Whenever I share with friends and family that I might be trying the dairy farm’s milk which is unpasteurized the immediate reaction is one of fear. Supporters of raw milk cite many health benefits including the increased intake of probiotics, the end of eczema, and a variety of other benefits. Yet, the claims of raw milk supporters harken back to the oil snake salesmen.  On the other side, there is a risk to drinking raw milk (therefore, one must sign a waiver before consumption in the state of Massachusetts).  I have an urge to try it at least once to see what it tastes like.  Yet the literature out there treats the consumption of raw milk as though one was playing russia roulette or eating blowfish.  There seems to be no middle ground between farmers and food companies. Perhaps, before I consume it myself (even though the desire is there) I will continue to do some research.  The general sentiment that I have been able to parse out of numerous readings is: Raw milk consumption is risky. But, regardless of the debate on raw milk and whether or not I will try it, what I will do is continue to work with the dairy cows.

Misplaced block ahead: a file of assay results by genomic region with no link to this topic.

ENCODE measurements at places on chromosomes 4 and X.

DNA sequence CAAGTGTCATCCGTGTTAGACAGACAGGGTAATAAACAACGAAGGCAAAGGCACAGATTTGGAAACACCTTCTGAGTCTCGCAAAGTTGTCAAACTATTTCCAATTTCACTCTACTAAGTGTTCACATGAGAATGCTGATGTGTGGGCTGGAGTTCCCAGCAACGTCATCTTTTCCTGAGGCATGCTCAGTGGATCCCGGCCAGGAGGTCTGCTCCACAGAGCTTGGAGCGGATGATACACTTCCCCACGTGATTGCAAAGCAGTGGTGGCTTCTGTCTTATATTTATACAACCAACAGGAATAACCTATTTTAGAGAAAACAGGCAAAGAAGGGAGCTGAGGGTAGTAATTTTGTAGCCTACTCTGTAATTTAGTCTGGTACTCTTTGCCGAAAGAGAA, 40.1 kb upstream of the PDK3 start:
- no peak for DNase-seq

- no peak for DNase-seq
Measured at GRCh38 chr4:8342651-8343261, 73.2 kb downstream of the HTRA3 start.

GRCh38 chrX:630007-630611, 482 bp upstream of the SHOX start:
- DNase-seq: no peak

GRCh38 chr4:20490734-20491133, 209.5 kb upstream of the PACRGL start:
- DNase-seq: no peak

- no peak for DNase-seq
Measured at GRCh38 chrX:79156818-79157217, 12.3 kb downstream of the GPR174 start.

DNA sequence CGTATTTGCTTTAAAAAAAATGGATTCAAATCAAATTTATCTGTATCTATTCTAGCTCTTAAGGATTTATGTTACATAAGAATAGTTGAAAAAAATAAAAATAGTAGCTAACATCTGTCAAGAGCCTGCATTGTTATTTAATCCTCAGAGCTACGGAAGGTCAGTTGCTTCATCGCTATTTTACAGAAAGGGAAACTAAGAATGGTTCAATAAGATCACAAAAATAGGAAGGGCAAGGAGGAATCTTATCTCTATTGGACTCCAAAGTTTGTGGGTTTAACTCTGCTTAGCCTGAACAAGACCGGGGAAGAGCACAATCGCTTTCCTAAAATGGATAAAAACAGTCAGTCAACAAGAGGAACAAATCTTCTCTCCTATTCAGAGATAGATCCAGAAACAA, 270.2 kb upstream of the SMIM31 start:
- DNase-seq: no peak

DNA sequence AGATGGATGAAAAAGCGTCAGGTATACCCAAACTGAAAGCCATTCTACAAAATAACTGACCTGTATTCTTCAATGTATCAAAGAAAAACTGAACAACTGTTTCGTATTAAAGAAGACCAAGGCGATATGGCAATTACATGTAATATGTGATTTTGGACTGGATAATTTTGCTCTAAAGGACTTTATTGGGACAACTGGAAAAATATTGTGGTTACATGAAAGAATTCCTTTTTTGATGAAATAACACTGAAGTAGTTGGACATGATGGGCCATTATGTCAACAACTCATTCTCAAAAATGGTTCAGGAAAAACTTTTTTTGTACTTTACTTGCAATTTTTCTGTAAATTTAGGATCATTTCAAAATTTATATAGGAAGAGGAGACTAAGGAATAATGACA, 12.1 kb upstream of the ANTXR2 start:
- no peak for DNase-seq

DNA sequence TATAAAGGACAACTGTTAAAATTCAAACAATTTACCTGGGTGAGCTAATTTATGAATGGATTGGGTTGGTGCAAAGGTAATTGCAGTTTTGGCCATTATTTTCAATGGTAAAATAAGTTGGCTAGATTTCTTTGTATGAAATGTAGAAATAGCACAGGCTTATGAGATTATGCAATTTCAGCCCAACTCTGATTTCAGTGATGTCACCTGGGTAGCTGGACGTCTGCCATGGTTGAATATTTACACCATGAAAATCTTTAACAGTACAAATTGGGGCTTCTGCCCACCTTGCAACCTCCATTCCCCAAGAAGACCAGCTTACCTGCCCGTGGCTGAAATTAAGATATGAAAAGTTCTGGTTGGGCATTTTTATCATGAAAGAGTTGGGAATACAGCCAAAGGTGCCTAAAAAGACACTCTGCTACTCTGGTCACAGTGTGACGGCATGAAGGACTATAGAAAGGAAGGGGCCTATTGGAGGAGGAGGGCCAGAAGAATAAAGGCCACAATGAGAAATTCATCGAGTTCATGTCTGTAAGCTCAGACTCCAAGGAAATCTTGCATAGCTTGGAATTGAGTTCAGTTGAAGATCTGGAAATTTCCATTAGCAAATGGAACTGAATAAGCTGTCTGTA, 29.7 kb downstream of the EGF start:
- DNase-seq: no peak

Visiting the farm and having the opportunity to pet the calves was truly unique.  My role would be to come to the farm at 8:30AM and pass out fresh water and milk bottles to each of the 40 calves.  Then, it would be time to head into the pens with the calves, give them a pet and a cuddle and clean up any messes.  My orientation to the farm was so exciting and the calves were so sweet and unafraid.  Maybe one day I will try their milk, but I will definitely come and volunteer and care for them each week this summer. My days of eating beef are probably numbered now though!